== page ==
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Case Code: FINC162
Case Length: 18 Pages 
Period: 2016-2018   
Pub Date: 2019
Teaching Note: Available
Organization : Wells Fargo & Co
Industry :Banking
Countries : United States
Themes: Accounting and Control/ Financial Accounting & ReportingEthics in Accounting/Ethics in Banking
Case Studies  
Business Strategy
Human Resource Management
Leadership & Entrepreneurship

Wells Fargo-The Fake Accounts Scandal

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WFC operated on the philosophy of “out local the nationals and out national the locals”. The basic premise of this philosophy was that while being a local bank, the bank should have a national level focus. In a broader sense, this meant that the bank had to meet the requirements of its customers by operating as a small or localized bank, while at the same time focusing on offering diversified products and services which had a wide appeal to different customers and providing diversified options to its customers. This provided an opportunity for WFC to offer services that were superior to those of the local banks. The employees of the bank always maintained a close..

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All the employees in the bank were given cross-selling targets in line with the Gr-eight Initiative. All the branches were given daily selling targets, and they were supposed to sell a certain number of products to the targeted customers. If the branch failed to reach the targets any day, the deficit was added to the next day’s targets. Employees were paid incentives of 15-20% to achieve the targets. All the branches were ranked on sales metrics, including cross-selling and the scorecards ranking the branches on these metrics were published regularly...
The company had an ethics program in place and also a whistle-blowers policy. The top management could be informed of any violation committed by the employees, including the managers, through a hotline by anyone who was concerned about the situation. There was a mechanism called “We want to hear from them” that employees could use to raise any concerns they had about business practices or operational process, and there were also proper safeguards to protect the interests of whistle-blowers. ..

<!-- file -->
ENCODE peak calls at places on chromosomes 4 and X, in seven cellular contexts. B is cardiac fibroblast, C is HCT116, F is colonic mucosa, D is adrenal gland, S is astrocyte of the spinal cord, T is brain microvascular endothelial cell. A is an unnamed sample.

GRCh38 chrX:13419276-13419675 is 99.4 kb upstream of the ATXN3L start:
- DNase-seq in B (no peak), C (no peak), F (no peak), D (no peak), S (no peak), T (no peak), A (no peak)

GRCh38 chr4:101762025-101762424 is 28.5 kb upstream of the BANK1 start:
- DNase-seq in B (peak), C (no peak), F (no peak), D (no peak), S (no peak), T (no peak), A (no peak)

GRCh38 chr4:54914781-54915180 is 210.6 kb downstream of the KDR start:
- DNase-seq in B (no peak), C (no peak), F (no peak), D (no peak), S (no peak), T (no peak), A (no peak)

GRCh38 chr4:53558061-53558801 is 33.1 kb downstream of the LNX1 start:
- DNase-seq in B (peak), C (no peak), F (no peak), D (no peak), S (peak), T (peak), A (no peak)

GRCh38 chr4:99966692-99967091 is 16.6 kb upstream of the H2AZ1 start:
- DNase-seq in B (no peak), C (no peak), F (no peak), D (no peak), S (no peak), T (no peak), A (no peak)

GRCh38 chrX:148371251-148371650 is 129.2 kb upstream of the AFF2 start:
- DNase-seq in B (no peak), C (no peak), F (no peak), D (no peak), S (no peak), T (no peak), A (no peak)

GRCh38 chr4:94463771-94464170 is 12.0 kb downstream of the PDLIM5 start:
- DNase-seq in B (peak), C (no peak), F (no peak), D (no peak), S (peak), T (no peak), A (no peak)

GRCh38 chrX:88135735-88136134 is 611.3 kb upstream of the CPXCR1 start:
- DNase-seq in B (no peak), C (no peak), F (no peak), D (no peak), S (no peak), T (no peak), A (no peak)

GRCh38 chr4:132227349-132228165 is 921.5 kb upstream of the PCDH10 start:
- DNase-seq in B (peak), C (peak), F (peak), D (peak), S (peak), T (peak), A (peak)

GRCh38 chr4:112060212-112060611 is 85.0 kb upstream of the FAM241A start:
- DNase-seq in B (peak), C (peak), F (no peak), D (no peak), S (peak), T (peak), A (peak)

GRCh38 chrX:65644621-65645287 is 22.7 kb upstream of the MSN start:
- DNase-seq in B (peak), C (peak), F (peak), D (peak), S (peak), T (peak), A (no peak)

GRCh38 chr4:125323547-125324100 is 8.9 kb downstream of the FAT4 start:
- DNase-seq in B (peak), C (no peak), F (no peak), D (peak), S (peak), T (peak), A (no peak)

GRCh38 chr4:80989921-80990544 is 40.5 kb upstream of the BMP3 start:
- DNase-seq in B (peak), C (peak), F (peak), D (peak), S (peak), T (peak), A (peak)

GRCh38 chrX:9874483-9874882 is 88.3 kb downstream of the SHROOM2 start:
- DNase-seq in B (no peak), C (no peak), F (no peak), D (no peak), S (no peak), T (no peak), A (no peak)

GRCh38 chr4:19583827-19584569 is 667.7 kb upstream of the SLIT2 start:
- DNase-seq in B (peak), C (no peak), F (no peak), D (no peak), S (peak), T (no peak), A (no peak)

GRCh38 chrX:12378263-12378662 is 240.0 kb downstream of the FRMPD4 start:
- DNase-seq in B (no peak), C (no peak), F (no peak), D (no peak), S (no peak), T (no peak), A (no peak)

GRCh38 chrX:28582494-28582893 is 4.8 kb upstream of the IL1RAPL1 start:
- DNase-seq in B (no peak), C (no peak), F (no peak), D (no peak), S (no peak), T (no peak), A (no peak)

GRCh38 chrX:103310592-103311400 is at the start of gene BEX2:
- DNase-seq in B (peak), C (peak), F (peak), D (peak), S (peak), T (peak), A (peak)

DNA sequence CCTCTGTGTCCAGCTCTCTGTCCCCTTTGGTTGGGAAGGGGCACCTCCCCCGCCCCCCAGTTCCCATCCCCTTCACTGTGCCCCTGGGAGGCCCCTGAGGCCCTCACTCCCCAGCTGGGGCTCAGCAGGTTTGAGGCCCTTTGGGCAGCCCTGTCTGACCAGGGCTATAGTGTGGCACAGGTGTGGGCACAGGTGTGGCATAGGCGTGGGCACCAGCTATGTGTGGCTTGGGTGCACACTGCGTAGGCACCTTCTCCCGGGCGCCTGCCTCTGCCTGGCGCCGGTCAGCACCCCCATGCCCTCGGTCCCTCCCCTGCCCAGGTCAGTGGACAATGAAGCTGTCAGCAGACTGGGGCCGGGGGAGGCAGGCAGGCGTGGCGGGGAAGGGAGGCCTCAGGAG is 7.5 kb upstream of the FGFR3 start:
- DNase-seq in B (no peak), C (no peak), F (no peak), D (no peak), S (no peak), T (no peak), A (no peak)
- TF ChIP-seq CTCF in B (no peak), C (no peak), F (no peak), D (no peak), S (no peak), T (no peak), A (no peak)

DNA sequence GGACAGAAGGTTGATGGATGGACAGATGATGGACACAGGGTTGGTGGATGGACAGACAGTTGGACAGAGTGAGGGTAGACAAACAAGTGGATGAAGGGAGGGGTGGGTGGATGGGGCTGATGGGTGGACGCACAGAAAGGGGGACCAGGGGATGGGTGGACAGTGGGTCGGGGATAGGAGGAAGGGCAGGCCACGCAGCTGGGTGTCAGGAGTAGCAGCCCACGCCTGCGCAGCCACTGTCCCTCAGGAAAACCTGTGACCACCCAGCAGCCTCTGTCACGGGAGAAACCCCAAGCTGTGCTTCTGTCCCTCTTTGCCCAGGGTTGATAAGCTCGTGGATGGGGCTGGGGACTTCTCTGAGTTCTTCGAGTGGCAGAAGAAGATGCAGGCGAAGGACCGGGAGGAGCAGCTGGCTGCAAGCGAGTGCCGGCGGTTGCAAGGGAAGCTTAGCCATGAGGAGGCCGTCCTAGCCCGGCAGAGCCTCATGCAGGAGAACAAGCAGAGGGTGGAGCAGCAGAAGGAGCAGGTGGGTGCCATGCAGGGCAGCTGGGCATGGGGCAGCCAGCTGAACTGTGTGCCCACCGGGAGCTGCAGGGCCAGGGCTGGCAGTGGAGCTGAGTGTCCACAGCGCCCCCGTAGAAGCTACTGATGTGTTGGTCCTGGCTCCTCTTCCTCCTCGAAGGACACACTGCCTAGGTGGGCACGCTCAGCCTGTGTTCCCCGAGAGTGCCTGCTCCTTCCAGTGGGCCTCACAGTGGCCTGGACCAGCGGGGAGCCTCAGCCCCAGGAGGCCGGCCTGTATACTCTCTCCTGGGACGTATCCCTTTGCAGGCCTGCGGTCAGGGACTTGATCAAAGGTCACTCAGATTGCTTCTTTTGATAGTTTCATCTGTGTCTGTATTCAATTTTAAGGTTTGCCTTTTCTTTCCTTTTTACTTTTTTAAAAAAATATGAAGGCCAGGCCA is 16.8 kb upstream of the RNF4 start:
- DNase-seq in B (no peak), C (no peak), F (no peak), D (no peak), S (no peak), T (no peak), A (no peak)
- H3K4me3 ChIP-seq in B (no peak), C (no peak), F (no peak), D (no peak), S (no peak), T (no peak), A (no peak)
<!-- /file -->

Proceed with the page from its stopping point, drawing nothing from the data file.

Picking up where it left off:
A lawsuit filed in the year 2011 claimed that district managers were supposed to have four review meetings every day to monitor the performance of each branch and the employees. The meetings were held at 11 a.m., 1 p.m., 3 p.m., and 5 p.m. The meetings were conducted to monitor the daily sales targets on an hourly basis to keep employees more focussed as well as to put them under high pressure to achieve the targets for the day...
The first order for action to be taken against WFC came from the CFPB, following which the management agreed to pay the necessary compensation to the customers. Stumpf was called to appear before the Senate and the House of Representatives..
Later on, external counsel Shearman & Sterling was hired to conduct an independent investigation into the matter. Stumpf was asked to part with US$ 41 million paid to him in the form of unvested equity. Retail banking head Carrie Tolstedt was asked to forfeit US$ 19 million in outstanding equity awards. Stumpf also agreed to forego his salary while investigation was under way. He finally resigned on October 2, 2016...
In April 2018, WFC agreed to pay a fine of US$ 1 billion to the Consumer Financial Protection Bureau and the Office of the Comptroller of the Currency, for violations related to mortgage and auto lending. It also agreed to pay US$ 480 million to settle a class action suit over cross-selling. Later, to settle civil claims pertaining to cross-selling, auto lending, and mortgage, WFC agreed to pay US$ 575 billion. Many believed the fines slapped on WFC were rather meager and demanded higher payments from the bank to compensate the customers...
Exhibit I: Value of Loans and Total Assets of Leading Banks
Exhibit II: Various Categories of Products and Services offered by WFC
Exhibit III A: Revenues and Expenses of Wells Fargo 2008-2013 Millions of US$ except per share data
Exhibit III B: Revenues and Expenses of WFC 2014-2018 Millions of US$ except per share data
Exhibit IV: Stock Prices Comparison of WFC with Peers and Industry Benchmark index-KBW Banking Index